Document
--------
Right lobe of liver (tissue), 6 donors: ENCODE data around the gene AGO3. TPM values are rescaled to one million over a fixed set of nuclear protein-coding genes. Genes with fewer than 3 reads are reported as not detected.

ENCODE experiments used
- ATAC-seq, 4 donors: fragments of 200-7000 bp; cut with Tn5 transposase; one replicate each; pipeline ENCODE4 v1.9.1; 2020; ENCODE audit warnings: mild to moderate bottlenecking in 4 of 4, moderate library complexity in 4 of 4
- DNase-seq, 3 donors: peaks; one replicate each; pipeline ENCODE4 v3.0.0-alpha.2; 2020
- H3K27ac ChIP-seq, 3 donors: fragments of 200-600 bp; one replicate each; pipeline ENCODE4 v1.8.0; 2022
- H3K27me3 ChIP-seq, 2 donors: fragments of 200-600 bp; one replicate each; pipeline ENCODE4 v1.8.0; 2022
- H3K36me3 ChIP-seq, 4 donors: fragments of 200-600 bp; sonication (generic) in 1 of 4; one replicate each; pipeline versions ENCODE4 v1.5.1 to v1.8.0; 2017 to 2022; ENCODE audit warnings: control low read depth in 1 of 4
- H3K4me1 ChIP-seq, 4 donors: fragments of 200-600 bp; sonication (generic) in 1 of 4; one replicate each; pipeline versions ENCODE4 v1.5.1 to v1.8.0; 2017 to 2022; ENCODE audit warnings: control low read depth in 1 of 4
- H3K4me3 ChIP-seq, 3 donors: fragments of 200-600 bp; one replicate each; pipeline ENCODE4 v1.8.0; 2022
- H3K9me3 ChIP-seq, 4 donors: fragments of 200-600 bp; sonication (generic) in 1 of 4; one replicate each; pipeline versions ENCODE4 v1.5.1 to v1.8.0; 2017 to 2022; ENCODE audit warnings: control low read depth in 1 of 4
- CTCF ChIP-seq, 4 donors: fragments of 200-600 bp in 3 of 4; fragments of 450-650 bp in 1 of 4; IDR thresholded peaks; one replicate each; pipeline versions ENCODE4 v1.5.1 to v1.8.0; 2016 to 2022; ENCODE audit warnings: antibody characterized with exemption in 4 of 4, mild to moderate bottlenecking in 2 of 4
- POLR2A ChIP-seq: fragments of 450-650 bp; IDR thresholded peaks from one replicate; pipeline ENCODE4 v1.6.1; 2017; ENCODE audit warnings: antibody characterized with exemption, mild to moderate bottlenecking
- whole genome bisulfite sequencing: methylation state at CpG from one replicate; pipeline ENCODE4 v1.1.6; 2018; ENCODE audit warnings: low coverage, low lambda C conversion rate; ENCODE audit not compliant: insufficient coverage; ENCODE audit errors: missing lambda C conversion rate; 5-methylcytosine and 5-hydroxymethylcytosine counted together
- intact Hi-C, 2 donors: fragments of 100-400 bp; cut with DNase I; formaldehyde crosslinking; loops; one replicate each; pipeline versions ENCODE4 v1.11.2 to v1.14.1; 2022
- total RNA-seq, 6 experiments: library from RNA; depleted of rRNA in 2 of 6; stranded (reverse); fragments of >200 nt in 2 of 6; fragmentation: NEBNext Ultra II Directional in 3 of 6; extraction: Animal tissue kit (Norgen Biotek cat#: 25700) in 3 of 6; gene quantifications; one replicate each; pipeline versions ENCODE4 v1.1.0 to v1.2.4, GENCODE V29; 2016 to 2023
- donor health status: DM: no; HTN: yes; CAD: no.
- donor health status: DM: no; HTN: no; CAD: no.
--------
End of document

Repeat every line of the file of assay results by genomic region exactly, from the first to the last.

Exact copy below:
Right lobe of liver (tissue), 6 donors: ENCODE data around the gene AGO3. TPM values are rescaled to one million over a fixed set of nuclear protein-coding genes. Genes with fewer than 3 reads are reported as not detected.

ENCODE experiments used
- ATAC-seq, 4 donors: fragments of 200-7000 bp; cut with Tn5 transposase; one replicate each; pipeline ENCODE4 v1.9.1; 2020; ENCODE audit warnings: mild to moderate bottlenecking in 4 of 4, moderate library complexity in 4 of 4
- DNase-seq, 3 donors: peaks; one replicate each; pipeline ENCODE4 v3.0.0-alpha.2; 2020
- H3K27ac ChIP-seq, 3 donors: fragments of 200-600 bp; one replicate each; pipeline ENCODE4 v1.8.0; 2022
- H3K27me3 ChIP-seq, 2 donors: fragments of 200-600 bp; one replicate each; pipeline ENCODE4 v1.8.0; 2022
- H3K36me3 ChIP-seq, 4 donors: fragments of 200-600 bp; sonication (generic) in 1 of 4; one replicate each; pipeline versions ENCODE4 v1.5.1 to v1.8.0; 2017 to 2022; ENCODE audit warnings: control low read depth in 1 of 4
- H3K4me1 ChIP-seq, 4 donors: fragments of 200-600 bp; sonication (generic) in 1 of 4; one replicate each; pipeline versions ENCODE4 v1.5.1 to v1.8.0; 2017 to 2022; ENCODE audit warnings: control low read depth in 1 of 4
- H3K4me3 ChIP-seq, 3 donors: fragments of 200-600 bp; one replicate each; pipeline ENCODE4 v1.8.0; 2022
- H3K9me3 ChIP-seq, 4 donors: fragments of 200-600 bp; sonication (generic) in 1 of 4; one replicate each; pipeline versions ENCODE4 v1.5.1 to v1.8.0; 2017 to 2022; ENCODE audit warnings: control low read depth in 1 of 4
- CTCF ChIP-seq, 4 donors: fragments of 200-600 bp in 3 of 4; fragments of 450-650 bp in 1 of 4; IDR thresholded peaks; one replicate each; pipeline versions ENCODE4 v1.5.1 to v1.8.0; 2016 to 2022; ENCODE audit warnings: antibody characterized with exemption in 4 of 4, mild to moderate bottlenecking in 2 of 4
- POLR2A ChIP-seq: fragments of 450-650 bp; IDR thresholded peaks from one replicate; pipeline ENCODE4 v1.6.1; 2017; ENCODE audit warnings: antibody characterized with exemption, mild to moderate bottlenecking
- whole genome bisulfite sequencing: methylation state at CpG from one replicate; pipeline ENCODE4 v1.1.6; 2018; ENCODE audit warnings: low coverage, low lambda C conversion rate; ENCODE audit not compliant: insufficient coverage; ENCODE audit errors: missing lambda C conversion rate; 5-methylcytosine and 5-hydroxymethylcytosine counted together
- intact Hi-C, 2 donors: fragments of 100-400 bp; cut with DNase I; formaldehyde crosslinking; loops; one replicate each; pipeline versions ENCODE4 v1.11.2 to v1.14.1; 2022
- total RNA-seq, 6 experiments: library from RNA; depleted of rRNA in 2 of 6; stranded (reverse); fragments of >200 nt in 2 of 6; fragmentation: NEBNext Ultra II Directional in 3 of 6; extraction: Animal tissue kit (Norgen Biotek cat#: 25700) in 3 of 6; gene quantifications; one replicate each; pipeline versions ENCODE4 v1.1.0 to v1.2.4, GENCODE V29; 2016 to 2023
- donor health status: DM: no; HTN: yes; CAD: no.
- donor health status: DM: no; HTN: no; CAD: no.